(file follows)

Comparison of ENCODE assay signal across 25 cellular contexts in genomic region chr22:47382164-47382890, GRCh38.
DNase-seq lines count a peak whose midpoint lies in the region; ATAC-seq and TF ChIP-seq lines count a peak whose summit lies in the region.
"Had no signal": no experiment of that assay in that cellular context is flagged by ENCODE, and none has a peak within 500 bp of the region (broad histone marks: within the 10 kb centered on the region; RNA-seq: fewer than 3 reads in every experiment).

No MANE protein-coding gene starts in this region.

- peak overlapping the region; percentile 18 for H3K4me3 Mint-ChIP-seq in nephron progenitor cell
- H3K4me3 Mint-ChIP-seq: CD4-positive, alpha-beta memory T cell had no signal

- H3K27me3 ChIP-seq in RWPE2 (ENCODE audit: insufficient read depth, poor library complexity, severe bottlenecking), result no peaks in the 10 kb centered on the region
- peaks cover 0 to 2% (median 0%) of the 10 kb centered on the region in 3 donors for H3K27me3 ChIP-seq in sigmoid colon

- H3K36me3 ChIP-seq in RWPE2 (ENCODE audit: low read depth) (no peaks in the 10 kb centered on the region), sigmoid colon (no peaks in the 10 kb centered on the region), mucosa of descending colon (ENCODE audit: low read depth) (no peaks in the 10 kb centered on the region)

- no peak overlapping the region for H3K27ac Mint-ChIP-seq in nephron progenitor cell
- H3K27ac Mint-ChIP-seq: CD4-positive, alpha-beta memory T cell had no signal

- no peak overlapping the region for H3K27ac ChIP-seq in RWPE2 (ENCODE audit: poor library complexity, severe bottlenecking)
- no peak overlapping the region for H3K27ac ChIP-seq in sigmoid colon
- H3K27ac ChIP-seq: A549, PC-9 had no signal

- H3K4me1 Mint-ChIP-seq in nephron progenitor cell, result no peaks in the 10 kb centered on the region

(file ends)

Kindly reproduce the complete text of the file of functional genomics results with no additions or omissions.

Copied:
Comparison of ENCODE assay signal across 25 cellular contexts in genomic region chr22:47382164-47382890, GRCh38.
DNase-seq lines count a peak whose midpoint lies in the region; ATAC-seq and TF ChIP-seq lines count a peak whose summit lies in the region.
"Had no signal": no experiment of that assay in that cellular context is flagged by ENCODE, and none has a peak within 500 bp of the region (broad histone marks: within the 10 kb centered on the region; RNA-seq: fewer than 3 reads in every experiment).

No MANE protein-coding gene starts in this region.

- peak overlapping the region; percentile 18 for H3K4me3 Mint-ChIP-seq in nephron progenitor cell
- H3K4me3 Mint-ChIP-seq: CD4-positive, alpha-beta memory T cell had no signal

- H3K27me3 ChIP-seq in RWPE2 (ENCODE audit: insufficient read depth, poor library complexity, severe bottlenecking), result no peaks in the 10 kb centered on the region
- peaks cover 0 to 2% (median 0%) of the 10 kb centered on the region in 3 donors for H3K27me3 ChIP-seq in sigmoid colon

- H3K36me3 ChIP-seq in RWPE2 (ENCODE audit: low read depth) (no peaks in the 10 kb centered on the region), sigmoid colon (no peaks in the 10 kb centered on the region), mucosa of descending colon (ENCODE audit: low read depth) (no peaks in the 10 kb centered on the region)

- no peak overlapping the region for H3K27ac Mint-ChIP-seq in nephron progenitor cell
- H3K27ac Mint-ChIP-seq: CD4-positive, alpha-beta memory T cell had no signal

- no peak overlapping the region for H3K27ac ChIP-seq in RWPE2 (ENCODE audit: poor library complexity, severe bottlenecking)
- no peak overlapping the region for H3K27ac ChIP-seq in sigmoid colon
- H3K27ac ChIP-seq: A549, PC-9 had no signal

- H3K4me1 Mint-ChIP-seq in nephron progenitor cell, result no peaks in the 10 kb centered on the region